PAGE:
A great divide exists between the insured and the uninsured

Even as the Agency for Healthcare Research and Quality prepares to develop its first report to Congress on disparities in health care, further research links other problems in health care to these disparities.

A survey by National Public Radio (NPR), the Kaiser Family Foundation, and the Kennedy School of Government at Harvard University in Cambridge, MA, points to a significant medical divide along socioeconomic lines in America. And a national tracking study issued by the Center for Studying Health System Change finds that ethnic and racial disparities in access to medical care among uninsured working-age Americans are much greater than disparities among insured people.

Based on a nationwide telephone survey of 1,205 respondents, the NPR/Kaiser/Kennedy School research found that the vast majority of people in the top income categories have very few problems getting health care or paying for it, while in the bottom income categories many people are burdened by such problems, and that the problems are likely to be serious.

While only 20% of those surveyed say they think our health care system works pretty well, there isn’t a great push for sweeping change in the health care system.

People don’t want significant change

The survey found that most people favor current methods of providing health insurance through guaranteed benefits from employers and public programs.

Four in 10 families reported at least one problem with access to health care, paying medical bills, or perceived quality of care in the past year. The uninsured, those who earn less than $25,000 a year, and those without high school diplomas are more likely to report having health care problems. And the number of people worried about impending health care cost and access is even higher than the number actually experiencing problems.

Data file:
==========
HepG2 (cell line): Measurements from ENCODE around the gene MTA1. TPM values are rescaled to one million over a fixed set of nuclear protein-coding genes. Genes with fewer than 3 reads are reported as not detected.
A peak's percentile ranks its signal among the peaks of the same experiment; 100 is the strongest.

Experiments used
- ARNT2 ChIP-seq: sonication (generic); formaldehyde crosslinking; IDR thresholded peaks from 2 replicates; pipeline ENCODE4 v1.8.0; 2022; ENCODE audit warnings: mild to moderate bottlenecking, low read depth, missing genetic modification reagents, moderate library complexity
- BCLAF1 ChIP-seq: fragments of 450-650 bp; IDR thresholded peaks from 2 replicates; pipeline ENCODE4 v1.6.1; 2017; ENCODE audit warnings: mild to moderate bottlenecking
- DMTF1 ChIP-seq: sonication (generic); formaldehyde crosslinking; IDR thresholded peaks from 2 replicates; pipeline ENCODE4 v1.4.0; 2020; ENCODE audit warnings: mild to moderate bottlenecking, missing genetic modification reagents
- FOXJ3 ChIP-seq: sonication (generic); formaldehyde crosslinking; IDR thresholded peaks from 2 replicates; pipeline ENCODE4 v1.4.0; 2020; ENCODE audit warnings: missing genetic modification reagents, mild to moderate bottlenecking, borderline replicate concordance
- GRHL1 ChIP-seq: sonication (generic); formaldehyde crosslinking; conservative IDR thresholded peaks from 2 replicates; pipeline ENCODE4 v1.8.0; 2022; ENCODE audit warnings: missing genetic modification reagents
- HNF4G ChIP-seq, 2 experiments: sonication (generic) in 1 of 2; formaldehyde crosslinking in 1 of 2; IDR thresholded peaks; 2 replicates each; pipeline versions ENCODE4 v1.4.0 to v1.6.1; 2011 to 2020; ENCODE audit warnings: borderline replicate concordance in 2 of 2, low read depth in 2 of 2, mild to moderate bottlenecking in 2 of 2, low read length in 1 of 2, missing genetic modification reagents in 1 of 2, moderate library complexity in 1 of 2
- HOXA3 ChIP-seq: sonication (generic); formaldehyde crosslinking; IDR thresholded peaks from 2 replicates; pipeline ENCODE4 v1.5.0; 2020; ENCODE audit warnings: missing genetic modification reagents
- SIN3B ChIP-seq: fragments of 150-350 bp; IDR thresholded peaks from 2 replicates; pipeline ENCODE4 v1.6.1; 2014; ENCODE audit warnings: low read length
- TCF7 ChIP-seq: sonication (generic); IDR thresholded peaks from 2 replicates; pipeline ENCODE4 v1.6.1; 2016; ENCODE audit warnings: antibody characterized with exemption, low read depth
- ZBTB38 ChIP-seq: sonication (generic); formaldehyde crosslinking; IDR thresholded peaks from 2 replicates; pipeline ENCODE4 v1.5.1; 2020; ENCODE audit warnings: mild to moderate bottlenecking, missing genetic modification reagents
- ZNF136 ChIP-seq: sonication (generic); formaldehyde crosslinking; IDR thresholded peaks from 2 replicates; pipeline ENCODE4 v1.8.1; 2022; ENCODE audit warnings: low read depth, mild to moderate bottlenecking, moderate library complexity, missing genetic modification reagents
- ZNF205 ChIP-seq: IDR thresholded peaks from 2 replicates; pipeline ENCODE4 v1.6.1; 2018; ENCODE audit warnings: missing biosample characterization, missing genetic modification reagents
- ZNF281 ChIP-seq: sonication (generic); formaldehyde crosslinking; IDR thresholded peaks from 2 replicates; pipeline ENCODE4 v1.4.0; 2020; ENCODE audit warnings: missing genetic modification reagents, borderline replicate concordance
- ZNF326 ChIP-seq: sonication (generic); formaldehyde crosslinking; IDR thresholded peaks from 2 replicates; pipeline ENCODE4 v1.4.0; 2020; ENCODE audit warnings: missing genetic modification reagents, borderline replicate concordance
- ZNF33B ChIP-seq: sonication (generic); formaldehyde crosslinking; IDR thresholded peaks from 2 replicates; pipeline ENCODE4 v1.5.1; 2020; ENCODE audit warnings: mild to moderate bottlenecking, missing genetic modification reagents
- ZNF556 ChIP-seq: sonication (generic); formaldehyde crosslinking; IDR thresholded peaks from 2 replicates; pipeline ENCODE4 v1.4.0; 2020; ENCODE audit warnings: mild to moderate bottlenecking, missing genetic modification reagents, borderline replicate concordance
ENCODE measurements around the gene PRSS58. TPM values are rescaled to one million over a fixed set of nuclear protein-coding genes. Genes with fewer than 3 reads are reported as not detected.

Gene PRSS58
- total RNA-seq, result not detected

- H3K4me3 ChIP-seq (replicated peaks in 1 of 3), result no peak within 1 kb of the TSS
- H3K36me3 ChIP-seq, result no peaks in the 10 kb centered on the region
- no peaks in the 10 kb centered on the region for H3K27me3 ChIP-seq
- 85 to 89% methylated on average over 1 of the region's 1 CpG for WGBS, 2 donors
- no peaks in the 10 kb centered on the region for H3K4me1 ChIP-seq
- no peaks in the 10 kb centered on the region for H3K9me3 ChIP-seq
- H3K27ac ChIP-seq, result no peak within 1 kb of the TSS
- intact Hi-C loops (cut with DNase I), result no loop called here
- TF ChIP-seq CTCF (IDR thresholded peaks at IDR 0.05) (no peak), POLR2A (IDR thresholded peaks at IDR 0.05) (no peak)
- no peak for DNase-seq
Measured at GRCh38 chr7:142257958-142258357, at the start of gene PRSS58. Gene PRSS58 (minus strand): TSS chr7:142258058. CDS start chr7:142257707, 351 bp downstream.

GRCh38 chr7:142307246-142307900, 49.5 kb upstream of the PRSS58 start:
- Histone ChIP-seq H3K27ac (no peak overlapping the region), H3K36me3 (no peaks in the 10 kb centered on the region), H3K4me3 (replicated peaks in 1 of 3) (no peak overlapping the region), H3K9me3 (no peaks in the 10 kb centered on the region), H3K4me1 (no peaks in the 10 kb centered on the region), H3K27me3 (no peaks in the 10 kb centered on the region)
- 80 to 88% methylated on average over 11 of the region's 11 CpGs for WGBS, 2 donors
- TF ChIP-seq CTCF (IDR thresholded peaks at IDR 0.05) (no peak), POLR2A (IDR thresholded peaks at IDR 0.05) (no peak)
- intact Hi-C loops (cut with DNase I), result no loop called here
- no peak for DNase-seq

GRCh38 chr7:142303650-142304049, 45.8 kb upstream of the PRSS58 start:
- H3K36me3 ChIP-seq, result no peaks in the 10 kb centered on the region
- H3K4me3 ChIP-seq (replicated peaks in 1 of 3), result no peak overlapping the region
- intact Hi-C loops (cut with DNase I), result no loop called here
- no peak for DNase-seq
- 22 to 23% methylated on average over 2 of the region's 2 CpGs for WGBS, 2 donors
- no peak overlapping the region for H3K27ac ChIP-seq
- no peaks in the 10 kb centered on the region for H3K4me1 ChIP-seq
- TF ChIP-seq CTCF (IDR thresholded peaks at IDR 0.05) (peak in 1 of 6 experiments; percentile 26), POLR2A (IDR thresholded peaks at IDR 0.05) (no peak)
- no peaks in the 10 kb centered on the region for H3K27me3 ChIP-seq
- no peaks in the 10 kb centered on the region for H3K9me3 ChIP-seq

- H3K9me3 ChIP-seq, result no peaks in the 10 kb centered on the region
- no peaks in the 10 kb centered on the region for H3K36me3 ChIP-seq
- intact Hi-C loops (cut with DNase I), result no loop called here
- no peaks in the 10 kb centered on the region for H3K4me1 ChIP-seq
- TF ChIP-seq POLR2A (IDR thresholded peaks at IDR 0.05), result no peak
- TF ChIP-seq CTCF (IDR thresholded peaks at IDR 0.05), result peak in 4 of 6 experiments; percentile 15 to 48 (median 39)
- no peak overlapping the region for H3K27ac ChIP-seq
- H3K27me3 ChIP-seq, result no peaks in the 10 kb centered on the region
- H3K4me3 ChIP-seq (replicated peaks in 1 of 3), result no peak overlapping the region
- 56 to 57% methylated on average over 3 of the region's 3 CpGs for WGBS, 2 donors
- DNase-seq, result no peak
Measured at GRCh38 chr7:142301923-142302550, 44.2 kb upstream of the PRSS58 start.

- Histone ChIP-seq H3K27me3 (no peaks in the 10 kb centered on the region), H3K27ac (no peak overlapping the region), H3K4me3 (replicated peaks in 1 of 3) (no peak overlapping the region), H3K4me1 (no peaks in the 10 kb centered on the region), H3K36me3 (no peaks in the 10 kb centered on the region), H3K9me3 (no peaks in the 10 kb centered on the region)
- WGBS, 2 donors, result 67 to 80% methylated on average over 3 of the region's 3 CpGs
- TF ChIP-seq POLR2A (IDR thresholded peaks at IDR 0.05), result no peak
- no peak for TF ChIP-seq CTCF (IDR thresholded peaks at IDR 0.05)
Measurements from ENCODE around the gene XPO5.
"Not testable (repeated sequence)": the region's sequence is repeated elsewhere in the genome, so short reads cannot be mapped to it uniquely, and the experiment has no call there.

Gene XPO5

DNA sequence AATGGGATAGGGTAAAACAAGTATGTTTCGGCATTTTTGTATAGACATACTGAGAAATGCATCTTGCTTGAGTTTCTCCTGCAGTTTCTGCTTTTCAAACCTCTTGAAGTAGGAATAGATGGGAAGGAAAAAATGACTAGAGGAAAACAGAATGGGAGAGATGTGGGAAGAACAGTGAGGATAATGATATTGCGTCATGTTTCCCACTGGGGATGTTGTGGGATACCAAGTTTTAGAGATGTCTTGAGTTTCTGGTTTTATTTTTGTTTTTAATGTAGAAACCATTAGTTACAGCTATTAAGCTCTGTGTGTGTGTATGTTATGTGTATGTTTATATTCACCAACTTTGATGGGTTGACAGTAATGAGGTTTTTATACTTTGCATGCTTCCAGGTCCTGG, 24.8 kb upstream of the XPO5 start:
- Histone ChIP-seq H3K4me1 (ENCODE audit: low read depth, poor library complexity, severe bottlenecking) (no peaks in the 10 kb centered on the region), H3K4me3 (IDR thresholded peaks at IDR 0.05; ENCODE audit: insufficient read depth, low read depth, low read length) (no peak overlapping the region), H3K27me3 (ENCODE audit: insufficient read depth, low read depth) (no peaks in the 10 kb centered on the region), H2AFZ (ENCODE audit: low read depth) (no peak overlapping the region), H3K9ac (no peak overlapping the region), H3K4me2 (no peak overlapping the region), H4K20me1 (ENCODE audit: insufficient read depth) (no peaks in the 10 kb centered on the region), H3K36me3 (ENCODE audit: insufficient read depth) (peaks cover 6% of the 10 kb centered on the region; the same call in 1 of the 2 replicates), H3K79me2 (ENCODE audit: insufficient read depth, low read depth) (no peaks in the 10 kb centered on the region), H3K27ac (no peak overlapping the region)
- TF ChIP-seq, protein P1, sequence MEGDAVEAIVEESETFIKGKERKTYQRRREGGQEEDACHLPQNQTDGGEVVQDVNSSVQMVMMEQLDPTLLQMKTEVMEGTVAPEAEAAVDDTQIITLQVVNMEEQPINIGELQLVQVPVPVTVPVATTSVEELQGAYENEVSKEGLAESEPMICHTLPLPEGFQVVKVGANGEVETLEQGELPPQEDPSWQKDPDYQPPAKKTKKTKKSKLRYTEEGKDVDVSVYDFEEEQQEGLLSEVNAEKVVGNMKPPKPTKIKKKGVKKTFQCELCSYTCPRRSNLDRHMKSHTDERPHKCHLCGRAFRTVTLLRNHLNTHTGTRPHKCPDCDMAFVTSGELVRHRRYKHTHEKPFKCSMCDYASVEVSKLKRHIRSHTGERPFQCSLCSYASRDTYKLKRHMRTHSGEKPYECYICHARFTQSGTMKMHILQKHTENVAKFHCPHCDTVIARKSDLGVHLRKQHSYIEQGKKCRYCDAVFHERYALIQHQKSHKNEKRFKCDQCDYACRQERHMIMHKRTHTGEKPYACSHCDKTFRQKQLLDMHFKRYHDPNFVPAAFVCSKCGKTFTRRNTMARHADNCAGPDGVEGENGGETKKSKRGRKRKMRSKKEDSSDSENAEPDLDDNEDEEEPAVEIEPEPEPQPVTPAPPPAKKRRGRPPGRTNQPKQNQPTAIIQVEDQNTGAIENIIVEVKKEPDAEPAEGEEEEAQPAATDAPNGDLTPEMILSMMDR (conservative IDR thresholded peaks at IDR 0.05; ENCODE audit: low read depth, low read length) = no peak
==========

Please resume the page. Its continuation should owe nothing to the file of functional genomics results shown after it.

Meanwhile, the Center for Studying Health System Change survey finds that gaps in access to medical care between uninsured Latinos and African-Americans and uninsured whites generally are almost doubled those between insured minorities and insured whites. This survey involved about 60,000 people in 33,000 families.

"Health insurance is the key that opens the door of the health care system for most working-age Americans, but especially for Latinos and African-Americans," says study author J. Lee Hargraves. For example, 31% of uninsured Latinos and 36% of uninsured African-Americans reported having a regular health care provider in 2001, compared with 51.4% of uninsured whites — an access gap of more than 20 percentage points between uninsured Latinos and uninsured whites.

Among insured people, gaps between minorities and whites still were significant, but much smaller. Thus, 67% of Latinos and 71% of African-Americans had a regular health care provider, compared with 78% of whites. Almost one in three Latinos and one in five African-Americans lacked health insurance in 2001, compared with about one in 10 white Americans.

[Access the reports at www.kff.org and www.hschange.org.]